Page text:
Coronavirus and Public Opinion: Changes in 6 months of lockdown

India continues to deal with the financial, economic and social impact of Covid-19 even as the economy is opening up households and individuals are still struggling with the impact of the pandemic on their jobs, mental health, loss of loved ones and living under constant fear of the dreaded virus. The Janta Curfew and subsequent lockdown were announced on 22 March when there were 361 positive coronavirus cases in the country. On 7 September, almost six months later, India is the second most affected country in the world with 4.2 million positive cases.

In an attempt to capture the country’s sentiment on the coronavirus crisis, Team C-Voter has been conducting a daily tracking poll from 16 March 2020 among 18+ adults statewide, including every major demographic. The poll asks questions to respondents across the country about their opinion on the fear of the virus, government’s handling of the crisis and availability of food and ration in the households.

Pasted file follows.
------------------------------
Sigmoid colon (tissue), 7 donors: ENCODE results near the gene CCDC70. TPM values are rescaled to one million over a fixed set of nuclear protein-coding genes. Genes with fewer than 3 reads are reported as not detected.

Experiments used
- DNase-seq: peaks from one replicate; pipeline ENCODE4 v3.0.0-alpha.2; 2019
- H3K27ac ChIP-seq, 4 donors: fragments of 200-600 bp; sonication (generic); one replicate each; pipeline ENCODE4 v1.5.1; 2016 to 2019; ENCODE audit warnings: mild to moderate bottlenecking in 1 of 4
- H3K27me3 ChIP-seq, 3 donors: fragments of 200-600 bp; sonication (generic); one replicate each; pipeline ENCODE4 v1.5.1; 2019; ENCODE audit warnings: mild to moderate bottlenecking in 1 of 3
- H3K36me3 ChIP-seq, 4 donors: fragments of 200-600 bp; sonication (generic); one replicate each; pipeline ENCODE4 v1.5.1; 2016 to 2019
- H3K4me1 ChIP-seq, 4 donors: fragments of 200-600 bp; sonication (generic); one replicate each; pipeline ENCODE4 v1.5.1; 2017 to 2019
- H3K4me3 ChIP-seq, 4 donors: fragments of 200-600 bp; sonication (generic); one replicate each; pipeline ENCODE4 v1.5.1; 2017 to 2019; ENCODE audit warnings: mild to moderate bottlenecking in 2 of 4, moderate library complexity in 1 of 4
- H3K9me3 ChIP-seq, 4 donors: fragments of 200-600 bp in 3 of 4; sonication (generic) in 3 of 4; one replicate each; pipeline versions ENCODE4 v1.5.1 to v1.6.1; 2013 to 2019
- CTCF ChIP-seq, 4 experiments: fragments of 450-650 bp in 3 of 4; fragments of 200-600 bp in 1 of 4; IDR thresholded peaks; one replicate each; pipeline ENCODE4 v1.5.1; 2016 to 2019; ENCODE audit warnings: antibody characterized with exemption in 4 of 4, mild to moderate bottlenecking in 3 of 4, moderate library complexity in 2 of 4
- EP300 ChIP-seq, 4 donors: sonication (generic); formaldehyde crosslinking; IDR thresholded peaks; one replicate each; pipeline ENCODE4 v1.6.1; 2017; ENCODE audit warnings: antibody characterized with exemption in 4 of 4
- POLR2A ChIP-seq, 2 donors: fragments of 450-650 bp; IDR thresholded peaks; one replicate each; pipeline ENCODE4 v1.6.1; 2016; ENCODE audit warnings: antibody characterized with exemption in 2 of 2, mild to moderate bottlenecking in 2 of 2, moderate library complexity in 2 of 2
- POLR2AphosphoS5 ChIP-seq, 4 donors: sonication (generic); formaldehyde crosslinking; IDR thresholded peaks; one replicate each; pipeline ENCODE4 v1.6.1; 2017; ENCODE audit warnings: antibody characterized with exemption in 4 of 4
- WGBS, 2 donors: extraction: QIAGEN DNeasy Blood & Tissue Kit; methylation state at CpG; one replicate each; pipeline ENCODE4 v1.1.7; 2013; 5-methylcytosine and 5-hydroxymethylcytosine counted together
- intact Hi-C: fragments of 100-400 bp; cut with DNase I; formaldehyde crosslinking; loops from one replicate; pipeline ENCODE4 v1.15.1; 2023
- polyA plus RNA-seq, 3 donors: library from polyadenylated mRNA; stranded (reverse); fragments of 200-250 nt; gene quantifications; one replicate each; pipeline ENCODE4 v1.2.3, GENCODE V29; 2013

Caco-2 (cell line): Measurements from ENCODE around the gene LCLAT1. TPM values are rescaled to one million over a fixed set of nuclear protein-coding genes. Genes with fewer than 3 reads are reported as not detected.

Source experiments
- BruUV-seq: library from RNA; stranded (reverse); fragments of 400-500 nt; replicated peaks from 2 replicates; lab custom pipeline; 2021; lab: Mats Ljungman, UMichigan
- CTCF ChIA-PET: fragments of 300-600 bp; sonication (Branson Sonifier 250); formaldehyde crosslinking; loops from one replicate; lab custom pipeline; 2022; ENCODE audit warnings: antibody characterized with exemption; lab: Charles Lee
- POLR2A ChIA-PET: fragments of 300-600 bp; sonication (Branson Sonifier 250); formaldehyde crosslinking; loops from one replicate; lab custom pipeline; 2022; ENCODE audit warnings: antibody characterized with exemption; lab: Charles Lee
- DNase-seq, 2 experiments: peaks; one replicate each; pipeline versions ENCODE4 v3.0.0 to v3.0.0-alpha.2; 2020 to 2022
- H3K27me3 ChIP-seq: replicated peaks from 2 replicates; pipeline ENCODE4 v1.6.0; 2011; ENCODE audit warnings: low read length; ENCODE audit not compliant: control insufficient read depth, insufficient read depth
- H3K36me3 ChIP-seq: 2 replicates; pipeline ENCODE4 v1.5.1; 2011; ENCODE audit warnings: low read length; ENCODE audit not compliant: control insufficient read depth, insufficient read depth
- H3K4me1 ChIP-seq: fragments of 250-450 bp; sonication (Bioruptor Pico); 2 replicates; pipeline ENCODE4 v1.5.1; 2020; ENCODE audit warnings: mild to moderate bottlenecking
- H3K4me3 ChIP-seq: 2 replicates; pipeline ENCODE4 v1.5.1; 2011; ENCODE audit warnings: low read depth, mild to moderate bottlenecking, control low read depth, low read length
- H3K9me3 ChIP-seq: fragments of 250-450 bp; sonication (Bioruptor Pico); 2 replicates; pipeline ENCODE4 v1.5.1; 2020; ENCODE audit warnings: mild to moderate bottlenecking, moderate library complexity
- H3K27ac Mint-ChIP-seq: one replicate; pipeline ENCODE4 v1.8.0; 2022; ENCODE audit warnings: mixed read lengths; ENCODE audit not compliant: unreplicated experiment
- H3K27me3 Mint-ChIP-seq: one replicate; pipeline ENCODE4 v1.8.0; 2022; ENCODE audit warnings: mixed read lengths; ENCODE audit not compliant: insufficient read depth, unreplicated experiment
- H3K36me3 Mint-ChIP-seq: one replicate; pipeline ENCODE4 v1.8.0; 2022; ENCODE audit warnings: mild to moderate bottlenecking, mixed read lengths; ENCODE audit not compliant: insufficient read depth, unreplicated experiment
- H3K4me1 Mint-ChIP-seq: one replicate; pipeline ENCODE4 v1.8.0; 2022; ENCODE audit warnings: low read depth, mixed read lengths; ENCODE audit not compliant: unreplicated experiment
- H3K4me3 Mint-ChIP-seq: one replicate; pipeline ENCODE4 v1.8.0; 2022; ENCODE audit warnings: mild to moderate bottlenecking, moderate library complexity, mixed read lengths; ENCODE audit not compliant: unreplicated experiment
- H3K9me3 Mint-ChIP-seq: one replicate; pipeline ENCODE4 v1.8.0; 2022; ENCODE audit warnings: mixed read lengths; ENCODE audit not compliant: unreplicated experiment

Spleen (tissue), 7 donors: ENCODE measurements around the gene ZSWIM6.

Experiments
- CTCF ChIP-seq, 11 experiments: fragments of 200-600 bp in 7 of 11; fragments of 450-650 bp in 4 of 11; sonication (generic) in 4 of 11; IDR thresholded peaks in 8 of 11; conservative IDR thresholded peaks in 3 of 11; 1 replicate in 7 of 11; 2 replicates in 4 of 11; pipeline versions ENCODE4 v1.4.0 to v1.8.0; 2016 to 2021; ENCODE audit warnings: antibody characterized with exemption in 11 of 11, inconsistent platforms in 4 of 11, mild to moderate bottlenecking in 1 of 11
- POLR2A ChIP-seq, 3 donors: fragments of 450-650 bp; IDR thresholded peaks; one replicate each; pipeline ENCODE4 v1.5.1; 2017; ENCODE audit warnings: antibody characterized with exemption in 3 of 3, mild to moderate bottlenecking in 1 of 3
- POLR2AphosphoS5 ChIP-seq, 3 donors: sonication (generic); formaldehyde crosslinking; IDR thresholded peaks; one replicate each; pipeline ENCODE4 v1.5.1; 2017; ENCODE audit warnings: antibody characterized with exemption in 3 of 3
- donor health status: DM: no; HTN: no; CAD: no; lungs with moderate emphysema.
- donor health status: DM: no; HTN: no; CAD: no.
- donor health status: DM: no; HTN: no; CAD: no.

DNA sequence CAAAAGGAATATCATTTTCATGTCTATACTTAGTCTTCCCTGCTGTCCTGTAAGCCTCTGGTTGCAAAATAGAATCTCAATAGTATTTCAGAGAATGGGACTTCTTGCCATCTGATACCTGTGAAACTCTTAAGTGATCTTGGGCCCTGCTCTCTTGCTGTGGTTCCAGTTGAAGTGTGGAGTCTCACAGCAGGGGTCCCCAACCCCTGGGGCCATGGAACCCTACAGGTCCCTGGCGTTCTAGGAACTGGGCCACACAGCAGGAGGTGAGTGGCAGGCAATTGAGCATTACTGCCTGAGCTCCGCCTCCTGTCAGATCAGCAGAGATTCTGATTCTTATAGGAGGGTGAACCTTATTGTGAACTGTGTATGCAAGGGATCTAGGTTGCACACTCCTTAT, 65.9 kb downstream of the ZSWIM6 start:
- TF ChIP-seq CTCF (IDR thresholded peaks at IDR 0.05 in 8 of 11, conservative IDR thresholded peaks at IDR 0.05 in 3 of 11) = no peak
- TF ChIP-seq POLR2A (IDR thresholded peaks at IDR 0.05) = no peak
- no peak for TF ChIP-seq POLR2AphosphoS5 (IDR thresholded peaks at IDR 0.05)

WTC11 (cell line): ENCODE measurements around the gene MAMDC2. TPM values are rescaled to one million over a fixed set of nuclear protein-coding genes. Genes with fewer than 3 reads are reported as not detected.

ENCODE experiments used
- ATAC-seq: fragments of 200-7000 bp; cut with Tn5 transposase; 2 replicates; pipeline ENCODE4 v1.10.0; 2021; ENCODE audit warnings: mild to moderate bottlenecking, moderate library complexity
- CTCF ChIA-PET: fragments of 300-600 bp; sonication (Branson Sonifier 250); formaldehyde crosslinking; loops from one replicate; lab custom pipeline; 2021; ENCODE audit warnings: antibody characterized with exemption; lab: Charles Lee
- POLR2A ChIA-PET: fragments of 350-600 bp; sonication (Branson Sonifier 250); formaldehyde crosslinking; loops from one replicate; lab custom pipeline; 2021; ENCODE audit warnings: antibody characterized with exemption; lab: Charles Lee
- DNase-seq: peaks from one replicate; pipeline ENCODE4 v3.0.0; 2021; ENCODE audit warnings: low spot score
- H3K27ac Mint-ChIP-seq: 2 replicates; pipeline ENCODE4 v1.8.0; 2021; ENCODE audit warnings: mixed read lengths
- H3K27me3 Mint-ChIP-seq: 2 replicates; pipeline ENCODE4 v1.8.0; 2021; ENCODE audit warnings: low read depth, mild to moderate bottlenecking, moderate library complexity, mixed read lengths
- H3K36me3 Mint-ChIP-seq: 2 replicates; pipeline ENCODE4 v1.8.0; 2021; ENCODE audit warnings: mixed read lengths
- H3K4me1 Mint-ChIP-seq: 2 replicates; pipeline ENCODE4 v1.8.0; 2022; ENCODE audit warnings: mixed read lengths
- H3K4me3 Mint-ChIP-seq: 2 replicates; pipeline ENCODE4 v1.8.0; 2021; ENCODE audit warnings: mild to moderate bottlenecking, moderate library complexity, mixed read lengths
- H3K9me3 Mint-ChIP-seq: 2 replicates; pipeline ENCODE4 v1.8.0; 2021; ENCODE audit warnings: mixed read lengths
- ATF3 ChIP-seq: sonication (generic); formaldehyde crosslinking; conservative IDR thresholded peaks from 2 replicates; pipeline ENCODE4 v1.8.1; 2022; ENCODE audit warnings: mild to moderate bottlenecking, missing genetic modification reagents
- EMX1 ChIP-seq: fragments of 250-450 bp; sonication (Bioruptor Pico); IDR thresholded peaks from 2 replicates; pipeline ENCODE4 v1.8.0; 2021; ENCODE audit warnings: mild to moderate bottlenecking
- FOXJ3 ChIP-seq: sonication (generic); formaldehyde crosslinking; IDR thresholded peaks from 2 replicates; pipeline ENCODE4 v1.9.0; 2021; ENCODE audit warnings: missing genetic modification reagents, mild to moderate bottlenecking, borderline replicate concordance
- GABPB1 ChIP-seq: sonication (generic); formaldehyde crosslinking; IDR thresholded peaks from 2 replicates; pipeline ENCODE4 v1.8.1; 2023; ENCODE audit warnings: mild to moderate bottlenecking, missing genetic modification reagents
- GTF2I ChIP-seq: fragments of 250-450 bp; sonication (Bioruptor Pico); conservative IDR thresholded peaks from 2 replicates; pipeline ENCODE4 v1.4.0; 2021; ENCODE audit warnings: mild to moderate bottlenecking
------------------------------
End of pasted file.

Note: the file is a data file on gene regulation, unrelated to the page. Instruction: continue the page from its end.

We will attempt to see how public perception about the virus and its impact has changed over the past 6 months.

How has the fear of Coronavirus changed among Indians in the past six months?

The Team C-Voter Covid-19 tracker asks respondents about whether they fear they or someone else in their family might catch the Coronavirus. Before the announcement of the lockdown on 22 March 2020, only around 35% of Indians feared that they or someone else in their family might catch the coronavirus. However, after the announcement of the lockdown, this percentage began to rise.

Throughout the lockdown period in April and May (till 18 May), the percentage of respondents who thought they or someone in their family could catch the Coronavirus remained steady at around 40-45%.

Since the announcement of Lockdown 4.0 on 18 May with relaxations and the subsequent unlock phase 1 announced from 1 June, we observe the percentage of respondents who think they or someone in their family could catch the Coronavirus has been increasing.